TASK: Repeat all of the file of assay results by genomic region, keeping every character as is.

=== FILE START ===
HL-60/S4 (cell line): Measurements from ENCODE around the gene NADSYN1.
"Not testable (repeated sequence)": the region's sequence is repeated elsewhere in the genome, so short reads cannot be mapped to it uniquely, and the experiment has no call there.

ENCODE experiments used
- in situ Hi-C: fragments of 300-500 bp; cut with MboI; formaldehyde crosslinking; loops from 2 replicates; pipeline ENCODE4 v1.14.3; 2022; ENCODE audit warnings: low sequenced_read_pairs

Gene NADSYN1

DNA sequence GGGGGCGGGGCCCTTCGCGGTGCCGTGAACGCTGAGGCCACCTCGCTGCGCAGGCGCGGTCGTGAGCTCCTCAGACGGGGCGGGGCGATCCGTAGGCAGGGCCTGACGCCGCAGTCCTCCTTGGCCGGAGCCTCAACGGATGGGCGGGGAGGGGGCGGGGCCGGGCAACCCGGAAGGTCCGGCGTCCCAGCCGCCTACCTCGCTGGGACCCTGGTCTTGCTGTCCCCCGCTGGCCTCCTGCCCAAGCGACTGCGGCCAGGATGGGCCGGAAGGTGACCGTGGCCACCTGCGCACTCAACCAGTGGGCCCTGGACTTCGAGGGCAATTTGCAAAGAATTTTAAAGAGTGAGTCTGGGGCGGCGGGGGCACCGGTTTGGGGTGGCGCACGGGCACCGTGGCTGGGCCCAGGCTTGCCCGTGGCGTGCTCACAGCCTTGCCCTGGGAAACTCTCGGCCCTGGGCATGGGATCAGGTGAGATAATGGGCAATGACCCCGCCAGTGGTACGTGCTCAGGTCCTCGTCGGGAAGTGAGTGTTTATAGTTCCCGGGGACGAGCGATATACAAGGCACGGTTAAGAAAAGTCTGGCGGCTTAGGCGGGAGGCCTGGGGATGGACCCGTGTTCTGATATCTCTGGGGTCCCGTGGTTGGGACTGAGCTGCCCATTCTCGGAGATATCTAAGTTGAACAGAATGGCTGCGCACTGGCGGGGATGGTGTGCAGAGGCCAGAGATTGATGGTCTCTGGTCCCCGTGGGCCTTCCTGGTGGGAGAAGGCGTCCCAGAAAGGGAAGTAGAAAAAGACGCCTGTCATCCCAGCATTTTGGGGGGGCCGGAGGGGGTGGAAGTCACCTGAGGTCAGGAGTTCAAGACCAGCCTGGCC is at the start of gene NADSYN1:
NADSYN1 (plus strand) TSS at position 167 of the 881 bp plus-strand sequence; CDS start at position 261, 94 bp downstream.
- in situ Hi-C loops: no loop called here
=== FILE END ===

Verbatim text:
HL-60/S4 (cell line): Measurements from ENCODE around the gene NADSYN1.
"Not testable (repeated sequence)": the region's sequence is repeated elsewhere in the genome, so short reads cannot be mapped to it uniquely, and the experiment has no call there.

ENCODE experiments used
- in situ Hi-C: fragments of 300-500 bp; cut with MboI; formaldehyde crosslinking; loops from 2 replicates; pipeline ENCODE4 v1.14.3; 2022; ENCODE audit warnings: low sequenced_read_pairs

Gene NADSYN1

DNA sequence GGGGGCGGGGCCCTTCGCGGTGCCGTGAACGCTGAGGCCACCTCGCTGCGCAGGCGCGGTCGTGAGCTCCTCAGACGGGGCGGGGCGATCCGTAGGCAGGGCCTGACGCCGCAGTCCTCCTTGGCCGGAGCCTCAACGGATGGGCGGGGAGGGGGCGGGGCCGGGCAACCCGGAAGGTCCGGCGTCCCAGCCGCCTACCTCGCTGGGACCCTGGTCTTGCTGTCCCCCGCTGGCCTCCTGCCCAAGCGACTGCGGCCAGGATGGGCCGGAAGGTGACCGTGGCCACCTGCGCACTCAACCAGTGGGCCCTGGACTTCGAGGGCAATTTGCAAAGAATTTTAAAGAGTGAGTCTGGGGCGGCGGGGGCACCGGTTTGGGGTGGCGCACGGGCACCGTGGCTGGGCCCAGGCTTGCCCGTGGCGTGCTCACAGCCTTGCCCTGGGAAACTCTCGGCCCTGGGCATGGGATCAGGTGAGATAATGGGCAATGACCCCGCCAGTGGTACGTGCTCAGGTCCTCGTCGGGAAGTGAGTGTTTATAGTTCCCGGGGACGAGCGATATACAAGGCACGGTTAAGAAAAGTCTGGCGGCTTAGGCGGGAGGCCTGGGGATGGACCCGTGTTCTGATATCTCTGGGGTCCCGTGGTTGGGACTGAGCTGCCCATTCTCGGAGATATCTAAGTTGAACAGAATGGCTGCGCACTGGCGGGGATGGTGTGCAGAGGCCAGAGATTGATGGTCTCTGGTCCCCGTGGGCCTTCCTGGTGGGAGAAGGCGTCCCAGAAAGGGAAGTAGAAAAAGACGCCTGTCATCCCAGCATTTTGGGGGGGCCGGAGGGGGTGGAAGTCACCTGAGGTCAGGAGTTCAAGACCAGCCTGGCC is at the start of gene NADSYN1:
NADSYN1 (plus strand) TSS at position 167 of the 881 bp plus-strand sequence; CDS start at position 261, 94 bp downstream.
- in situ Hi-C loops: no loop called here